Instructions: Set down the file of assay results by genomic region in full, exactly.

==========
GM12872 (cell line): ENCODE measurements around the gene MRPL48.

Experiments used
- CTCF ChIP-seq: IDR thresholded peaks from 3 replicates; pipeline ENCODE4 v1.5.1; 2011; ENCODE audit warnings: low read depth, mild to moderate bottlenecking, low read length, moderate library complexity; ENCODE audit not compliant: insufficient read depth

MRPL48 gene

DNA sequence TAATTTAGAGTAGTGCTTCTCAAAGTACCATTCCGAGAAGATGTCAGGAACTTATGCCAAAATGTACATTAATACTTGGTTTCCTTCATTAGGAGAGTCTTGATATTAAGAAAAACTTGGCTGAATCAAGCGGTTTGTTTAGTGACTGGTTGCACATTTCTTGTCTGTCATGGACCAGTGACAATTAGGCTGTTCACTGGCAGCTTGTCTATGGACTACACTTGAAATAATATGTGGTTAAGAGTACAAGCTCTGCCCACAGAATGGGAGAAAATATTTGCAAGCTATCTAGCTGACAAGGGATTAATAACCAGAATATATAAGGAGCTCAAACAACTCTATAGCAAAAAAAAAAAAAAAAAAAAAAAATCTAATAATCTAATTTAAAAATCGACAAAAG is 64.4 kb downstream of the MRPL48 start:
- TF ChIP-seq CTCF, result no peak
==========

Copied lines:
GM12872 (cell line): ENCODE measurements around the gene MRPL48.

Experiments used
- CTCF ChIP-seq: IDR thresholded peaks from 3 replicates; pipeline ENCODE4 v1.5.1; 2011; ENCODE audit warnings: low read depth, mild to moderate bottlenecking, low read length, moderate library complexity; ENCODE audit not compliant: insufficient read depth

MRPL48 gene

DNA sequence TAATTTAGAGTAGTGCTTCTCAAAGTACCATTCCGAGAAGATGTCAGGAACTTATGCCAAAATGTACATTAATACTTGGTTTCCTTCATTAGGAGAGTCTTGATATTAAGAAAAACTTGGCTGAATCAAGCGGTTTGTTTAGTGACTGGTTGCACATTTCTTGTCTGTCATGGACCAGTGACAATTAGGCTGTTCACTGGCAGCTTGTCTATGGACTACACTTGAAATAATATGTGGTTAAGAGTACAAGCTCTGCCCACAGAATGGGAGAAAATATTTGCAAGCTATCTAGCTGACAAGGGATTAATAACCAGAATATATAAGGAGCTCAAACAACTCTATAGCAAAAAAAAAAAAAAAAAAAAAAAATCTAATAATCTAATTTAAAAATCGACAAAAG is 64.4 kb downstream of the MRPL48 start:
- TF ChIP-seq CTCF, result no peak